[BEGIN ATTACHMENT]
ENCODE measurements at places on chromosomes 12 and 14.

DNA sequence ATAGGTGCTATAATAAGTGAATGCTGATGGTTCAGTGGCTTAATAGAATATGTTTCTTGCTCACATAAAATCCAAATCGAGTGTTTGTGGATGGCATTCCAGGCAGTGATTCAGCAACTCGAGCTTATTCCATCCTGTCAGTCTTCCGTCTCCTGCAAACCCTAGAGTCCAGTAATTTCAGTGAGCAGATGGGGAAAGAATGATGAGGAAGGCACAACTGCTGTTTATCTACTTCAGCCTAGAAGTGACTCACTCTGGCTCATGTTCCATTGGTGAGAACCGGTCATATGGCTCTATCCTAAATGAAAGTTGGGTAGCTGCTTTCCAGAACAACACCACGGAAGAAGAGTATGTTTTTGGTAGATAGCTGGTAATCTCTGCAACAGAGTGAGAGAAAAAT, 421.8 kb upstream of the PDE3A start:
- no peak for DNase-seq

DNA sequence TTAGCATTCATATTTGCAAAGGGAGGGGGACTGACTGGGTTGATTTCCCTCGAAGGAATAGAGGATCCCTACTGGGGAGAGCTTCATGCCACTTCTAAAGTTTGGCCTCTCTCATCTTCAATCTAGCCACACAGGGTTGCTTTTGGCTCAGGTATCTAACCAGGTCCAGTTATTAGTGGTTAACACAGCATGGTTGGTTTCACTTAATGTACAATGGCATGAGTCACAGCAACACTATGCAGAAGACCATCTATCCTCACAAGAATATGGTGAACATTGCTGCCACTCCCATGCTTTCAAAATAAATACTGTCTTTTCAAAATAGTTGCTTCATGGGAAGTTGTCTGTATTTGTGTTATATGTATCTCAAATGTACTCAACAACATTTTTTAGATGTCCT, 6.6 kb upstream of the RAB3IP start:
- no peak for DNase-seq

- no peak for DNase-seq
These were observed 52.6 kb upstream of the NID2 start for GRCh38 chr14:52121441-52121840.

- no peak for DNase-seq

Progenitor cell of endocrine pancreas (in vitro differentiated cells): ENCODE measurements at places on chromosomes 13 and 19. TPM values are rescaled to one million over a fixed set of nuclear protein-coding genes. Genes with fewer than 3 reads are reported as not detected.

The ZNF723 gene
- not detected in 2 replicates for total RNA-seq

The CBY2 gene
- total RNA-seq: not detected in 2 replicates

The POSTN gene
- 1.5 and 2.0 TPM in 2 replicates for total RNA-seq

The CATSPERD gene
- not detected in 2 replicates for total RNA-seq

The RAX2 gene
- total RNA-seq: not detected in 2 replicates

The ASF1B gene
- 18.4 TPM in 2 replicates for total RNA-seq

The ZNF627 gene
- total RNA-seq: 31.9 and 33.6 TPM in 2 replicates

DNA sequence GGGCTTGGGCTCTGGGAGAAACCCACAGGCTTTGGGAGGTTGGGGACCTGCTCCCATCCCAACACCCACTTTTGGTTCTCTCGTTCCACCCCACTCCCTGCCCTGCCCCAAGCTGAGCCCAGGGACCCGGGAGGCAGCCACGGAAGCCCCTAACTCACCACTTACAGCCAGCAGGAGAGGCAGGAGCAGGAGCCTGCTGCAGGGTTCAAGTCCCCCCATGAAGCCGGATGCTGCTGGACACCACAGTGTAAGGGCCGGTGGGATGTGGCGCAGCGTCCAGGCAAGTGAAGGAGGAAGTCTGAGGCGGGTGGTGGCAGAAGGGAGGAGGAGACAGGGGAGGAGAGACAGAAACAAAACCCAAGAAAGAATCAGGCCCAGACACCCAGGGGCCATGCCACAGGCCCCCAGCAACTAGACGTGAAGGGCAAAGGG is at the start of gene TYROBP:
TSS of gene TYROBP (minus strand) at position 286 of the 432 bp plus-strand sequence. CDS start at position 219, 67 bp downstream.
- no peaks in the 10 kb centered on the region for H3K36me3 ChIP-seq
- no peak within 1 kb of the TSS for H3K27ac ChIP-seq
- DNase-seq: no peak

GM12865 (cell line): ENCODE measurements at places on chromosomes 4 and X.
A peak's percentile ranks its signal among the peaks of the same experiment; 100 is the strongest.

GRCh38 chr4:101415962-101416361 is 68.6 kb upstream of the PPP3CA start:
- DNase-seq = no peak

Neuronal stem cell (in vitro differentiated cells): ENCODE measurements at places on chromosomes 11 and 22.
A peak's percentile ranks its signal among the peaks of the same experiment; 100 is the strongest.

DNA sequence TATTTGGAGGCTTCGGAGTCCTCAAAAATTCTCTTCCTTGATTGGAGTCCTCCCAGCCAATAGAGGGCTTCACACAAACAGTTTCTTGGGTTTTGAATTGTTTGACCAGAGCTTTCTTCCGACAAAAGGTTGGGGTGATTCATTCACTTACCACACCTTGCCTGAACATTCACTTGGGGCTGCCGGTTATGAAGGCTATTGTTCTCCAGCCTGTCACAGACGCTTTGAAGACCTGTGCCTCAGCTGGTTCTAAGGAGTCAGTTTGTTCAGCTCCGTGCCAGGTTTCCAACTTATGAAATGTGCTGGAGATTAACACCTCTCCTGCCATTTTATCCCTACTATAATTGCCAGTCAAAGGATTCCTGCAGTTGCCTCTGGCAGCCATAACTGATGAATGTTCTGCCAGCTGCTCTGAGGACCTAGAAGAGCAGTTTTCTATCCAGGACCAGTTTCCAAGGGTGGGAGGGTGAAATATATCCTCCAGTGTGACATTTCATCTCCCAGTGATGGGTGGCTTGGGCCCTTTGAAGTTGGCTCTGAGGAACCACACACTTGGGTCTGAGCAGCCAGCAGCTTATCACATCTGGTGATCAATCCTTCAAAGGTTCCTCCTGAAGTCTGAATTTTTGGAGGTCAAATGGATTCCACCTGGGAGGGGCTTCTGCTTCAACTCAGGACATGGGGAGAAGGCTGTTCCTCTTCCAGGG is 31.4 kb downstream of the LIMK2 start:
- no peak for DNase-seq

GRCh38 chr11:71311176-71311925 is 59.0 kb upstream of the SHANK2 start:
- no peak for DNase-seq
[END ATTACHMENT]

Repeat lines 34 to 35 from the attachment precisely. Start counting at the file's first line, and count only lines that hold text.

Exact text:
A peak's percentile ranks its signal among the peaks of the same experiment; 100 is the strongest.

DNA sequence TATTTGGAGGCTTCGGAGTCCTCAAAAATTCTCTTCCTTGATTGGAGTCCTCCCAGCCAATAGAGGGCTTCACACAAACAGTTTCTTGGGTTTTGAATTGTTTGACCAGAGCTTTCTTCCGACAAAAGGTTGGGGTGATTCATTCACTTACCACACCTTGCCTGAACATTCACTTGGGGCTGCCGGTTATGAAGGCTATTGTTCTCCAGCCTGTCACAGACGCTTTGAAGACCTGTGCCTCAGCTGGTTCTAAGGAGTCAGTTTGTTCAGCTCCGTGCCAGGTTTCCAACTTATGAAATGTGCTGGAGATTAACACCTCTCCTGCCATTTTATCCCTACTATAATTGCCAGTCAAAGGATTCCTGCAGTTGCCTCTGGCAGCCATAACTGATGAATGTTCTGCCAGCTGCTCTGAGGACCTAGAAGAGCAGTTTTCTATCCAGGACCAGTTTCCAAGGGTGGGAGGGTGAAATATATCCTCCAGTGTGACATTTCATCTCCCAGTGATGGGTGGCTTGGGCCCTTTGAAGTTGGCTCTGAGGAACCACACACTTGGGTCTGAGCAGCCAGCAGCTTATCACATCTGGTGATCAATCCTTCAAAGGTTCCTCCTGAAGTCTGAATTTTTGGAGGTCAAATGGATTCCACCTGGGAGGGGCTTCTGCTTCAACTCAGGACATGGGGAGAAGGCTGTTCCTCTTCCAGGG is 31.4 kb downstream of the LIMK2 start: